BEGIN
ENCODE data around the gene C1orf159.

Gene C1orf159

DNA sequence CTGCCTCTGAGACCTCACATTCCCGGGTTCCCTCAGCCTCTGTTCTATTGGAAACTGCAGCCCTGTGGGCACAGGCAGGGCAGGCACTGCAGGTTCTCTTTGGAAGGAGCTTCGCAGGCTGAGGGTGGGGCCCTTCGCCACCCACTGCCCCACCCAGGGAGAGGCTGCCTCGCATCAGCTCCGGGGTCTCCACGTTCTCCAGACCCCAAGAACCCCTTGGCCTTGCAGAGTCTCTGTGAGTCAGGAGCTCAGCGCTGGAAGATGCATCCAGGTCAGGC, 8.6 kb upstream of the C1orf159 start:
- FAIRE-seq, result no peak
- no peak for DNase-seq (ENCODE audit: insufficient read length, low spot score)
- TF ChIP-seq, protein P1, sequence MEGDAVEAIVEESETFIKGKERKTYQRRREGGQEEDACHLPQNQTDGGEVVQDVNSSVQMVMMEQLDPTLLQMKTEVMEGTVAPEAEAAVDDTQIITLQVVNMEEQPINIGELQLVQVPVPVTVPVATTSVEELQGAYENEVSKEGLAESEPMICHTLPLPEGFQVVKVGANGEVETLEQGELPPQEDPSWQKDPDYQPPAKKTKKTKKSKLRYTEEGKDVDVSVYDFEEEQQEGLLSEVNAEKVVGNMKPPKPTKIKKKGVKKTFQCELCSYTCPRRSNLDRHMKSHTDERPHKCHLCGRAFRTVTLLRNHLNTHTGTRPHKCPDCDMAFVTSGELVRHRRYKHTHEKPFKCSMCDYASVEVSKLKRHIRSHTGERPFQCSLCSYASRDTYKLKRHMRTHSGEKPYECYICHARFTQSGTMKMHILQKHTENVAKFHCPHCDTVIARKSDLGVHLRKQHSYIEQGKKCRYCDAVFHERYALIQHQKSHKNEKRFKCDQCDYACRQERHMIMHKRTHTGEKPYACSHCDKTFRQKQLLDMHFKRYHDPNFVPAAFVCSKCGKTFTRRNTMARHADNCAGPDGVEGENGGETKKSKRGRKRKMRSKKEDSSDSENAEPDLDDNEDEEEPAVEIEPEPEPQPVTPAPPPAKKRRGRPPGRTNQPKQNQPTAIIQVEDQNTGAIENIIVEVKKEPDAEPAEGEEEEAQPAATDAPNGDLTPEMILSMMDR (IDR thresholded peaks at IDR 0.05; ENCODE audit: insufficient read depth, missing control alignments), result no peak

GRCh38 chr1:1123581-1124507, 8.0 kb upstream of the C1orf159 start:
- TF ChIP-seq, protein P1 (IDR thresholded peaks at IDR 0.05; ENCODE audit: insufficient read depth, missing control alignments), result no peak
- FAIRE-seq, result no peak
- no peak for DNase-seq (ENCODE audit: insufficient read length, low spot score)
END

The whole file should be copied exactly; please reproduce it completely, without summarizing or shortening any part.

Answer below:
ENCODE data around the gene C1orf159.

Gene C1orf159

DNA sequence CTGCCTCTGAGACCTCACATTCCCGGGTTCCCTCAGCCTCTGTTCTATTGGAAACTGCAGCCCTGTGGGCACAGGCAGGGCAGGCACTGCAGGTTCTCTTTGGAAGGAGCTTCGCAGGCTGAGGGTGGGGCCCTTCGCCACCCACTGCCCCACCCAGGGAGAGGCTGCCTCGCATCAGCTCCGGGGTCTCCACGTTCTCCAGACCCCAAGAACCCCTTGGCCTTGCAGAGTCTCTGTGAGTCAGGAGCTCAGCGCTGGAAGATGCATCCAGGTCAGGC, 8.6 kb upstream of the C1orf159 start:
- FAIRE-seq, result no peak
- no peak for DNase-seq (ENCODE audit: insufficient read length, low spot score)
- TF ChIP-seq, protein P1, sequence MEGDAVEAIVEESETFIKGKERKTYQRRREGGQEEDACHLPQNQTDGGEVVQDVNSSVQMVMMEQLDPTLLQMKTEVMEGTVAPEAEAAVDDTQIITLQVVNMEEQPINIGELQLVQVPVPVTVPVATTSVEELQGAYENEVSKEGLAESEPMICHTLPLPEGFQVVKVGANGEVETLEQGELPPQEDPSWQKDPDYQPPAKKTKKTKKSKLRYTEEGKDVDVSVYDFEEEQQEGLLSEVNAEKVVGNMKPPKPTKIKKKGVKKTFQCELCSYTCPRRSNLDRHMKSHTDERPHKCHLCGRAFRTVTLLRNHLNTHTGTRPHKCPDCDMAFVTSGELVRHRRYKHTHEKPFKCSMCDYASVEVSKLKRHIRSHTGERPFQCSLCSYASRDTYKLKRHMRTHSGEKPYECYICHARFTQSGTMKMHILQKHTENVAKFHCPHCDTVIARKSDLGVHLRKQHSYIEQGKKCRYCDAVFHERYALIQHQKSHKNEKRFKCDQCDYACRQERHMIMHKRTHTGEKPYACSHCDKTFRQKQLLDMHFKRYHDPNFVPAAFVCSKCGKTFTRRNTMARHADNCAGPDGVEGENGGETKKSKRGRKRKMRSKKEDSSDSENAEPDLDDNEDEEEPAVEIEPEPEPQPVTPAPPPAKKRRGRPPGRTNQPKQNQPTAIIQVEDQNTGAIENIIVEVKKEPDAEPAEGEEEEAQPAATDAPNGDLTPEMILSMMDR (IDR thresholded peaks at IDR 0.05; ENCODE audit: insufficient read depth, missing control alignments), result no peak

GRCh38 chr1:1123581-1124507, 8.0 kb upstream of the C1orf159 start:
- TF ChIP-seq, protein P1 (IDR thresholded peaks at IDR 0.05; ENCODE audit: insufficient read depth, missing control alignments), result no peak
- FAIRE-seq, result no peak
- no peak for DNase-seq (ENCODE audit: insufficient read length, low spot score)